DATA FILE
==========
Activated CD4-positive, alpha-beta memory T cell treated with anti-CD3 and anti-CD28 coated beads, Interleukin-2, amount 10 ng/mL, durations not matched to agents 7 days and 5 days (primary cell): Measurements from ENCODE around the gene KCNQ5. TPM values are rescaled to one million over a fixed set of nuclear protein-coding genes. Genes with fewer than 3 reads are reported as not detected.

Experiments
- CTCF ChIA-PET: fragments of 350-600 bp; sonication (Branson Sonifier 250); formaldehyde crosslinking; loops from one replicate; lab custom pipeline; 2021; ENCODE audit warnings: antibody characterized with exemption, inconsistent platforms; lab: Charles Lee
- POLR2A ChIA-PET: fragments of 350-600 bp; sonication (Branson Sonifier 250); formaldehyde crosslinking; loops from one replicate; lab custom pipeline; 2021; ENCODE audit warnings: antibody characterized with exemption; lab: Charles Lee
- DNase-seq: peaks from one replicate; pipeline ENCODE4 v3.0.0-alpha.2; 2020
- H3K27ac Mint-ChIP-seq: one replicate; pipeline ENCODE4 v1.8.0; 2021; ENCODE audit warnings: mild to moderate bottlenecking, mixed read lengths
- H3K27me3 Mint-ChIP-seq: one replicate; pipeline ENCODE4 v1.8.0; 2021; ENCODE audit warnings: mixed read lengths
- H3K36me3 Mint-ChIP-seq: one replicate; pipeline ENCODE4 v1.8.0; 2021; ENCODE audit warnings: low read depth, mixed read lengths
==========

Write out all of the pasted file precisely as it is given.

Activated CD4-positive, alpha-beta memory T cell treated with anti-CD3 and anti-CD28 coated beads, Interleukin-2, amount 10 ng/mL, durations not matched to agents 7 days and 5 days (primary cell): Measurements from ENCODE around the gene KCNQ5. TPM values are rescaled to one million over a fixed set of nuclear protein-coding genes. Genes with fewer than 3 reads are reported as not detected.

Experiments
- CTCF ChIA-PET: fragments of 350-600 bp; sonication (Branson Sonifier 250); formaldehyde crosslinking; loops from one replicate; lab custom pipeline; 2021; ENCODE audit warnings: antibody characterized with exemption, inconsistent platforms; lab: Charles Lee
- POLR2A ChIA-PET: fragments of 350-600 bp; sonication (Branson Sonifier 250); formaldehyde crosslinking; loops from one replicate; lab custom pipeline; 2021; ENCODE audit warnings: antibody characterized with exemption; lab: Charles Lee
- DNase-seq: peaks from one replicate; pipeline ENCODE4 v3.0.0-alpha.2; 2020
- H3K27ac Mint-ChIP-seq: one replicate; pipeline ENCODE4 v1.8.0; 2021; ENCODE audit warnings: mild to moderate bottlenecking, mixed read lengths
- H3K27me3 Mint-ChIP-seq: one replicate; pipeline ENCODE4 v1.8.0; 2021; ENCODE audit warnings: mixed read lengths
- H3K36me3 Mint-ChIP-seq: one replicate; pipeline ENCODE4 v1.8.0; 2021; ENCODE audit warnings: low read depth, mixed read lengths